It has always been my dream to work as a freelance web designer, and it’s pretty much the same with my fellow web designer friends around. Our web design schools have definitely taught us most of the technical aspects of the world, but when I got to the real professional world, I felt the need of learning the business and marketing skills as well which are not taught in the schools. You might be a very talented designer, but you cannot expect success in your business if you don’t know how to approach and market your work to your clients. The entire business side you have to learn all by yourself, and there are so many things to get a hang about here. These include writing the contracts, creating business plans, generating marketing campaigns, to promote your brand, collecting payments and so on.
I really wish that my web design school could teach me such needed skills, as without those it’s impossible to establish your business. I took a SMM course, and got myself into lots of self-help business and marketing books. And yes, it always helps to talk to industry veterans who have been handling clients for long.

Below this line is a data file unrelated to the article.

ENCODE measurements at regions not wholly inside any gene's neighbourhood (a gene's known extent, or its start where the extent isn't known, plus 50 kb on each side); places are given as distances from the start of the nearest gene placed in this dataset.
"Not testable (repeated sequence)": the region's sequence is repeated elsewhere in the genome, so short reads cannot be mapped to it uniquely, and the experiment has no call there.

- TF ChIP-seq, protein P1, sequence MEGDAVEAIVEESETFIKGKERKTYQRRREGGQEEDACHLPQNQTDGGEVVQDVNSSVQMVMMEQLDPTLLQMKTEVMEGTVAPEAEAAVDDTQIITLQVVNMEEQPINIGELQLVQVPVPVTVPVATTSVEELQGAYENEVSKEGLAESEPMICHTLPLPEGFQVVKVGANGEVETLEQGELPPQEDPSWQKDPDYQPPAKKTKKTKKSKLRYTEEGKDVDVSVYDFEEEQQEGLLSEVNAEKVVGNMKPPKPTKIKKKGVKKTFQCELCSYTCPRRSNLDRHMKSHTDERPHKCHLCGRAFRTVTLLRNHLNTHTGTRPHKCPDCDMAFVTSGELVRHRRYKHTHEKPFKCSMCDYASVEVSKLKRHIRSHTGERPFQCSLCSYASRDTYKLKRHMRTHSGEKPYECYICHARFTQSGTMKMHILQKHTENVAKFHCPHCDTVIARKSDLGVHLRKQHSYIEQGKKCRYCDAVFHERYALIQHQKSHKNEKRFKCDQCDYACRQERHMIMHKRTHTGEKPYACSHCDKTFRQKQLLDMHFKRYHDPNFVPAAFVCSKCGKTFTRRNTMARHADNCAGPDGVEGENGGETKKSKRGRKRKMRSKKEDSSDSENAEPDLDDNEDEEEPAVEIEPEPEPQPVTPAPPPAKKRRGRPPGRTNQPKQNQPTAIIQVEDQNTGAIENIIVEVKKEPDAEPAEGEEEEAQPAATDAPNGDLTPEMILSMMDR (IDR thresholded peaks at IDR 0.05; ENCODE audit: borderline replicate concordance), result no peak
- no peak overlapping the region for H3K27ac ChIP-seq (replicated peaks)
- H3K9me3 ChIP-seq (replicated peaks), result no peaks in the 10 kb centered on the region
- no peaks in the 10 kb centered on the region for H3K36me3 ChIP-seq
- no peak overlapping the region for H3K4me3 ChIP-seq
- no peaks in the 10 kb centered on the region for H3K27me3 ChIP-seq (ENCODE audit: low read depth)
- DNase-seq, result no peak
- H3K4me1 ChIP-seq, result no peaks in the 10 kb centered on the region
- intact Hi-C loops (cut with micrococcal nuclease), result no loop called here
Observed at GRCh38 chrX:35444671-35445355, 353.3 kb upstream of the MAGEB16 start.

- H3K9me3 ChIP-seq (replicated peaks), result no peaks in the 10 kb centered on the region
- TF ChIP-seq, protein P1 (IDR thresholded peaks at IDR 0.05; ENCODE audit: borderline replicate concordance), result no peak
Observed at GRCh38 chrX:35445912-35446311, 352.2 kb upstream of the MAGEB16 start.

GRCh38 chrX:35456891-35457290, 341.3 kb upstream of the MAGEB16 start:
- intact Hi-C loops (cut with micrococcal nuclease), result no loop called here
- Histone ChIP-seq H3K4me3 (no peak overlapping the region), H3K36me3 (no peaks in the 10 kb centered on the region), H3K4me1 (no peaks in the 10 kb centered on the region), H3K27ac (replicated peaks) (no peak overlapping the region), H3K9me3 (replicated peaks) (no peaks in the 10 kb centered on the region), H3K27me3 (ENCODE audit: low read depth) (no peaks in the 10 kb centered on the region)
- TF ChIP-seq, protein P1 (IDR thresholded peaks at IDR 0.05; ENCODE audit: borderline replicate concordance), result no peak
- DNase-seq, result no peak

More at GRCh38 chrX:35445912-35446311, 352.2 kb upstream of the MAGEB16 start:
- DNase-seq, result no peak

I am extremely grateful to my web design school, as it taught me the basic fundamentals of web designing. But then, no web design school can equip you in every aspect of your web designing career, especially when it comes to the latest trends and methodologies. So, stay prepared to update yourself about the needed demands of the market.
Lisa is a designer by profession and writer by choice, she writes for almost all topics but design is her favorite. Apart from these she also volunteers at a few Animal rescue centers.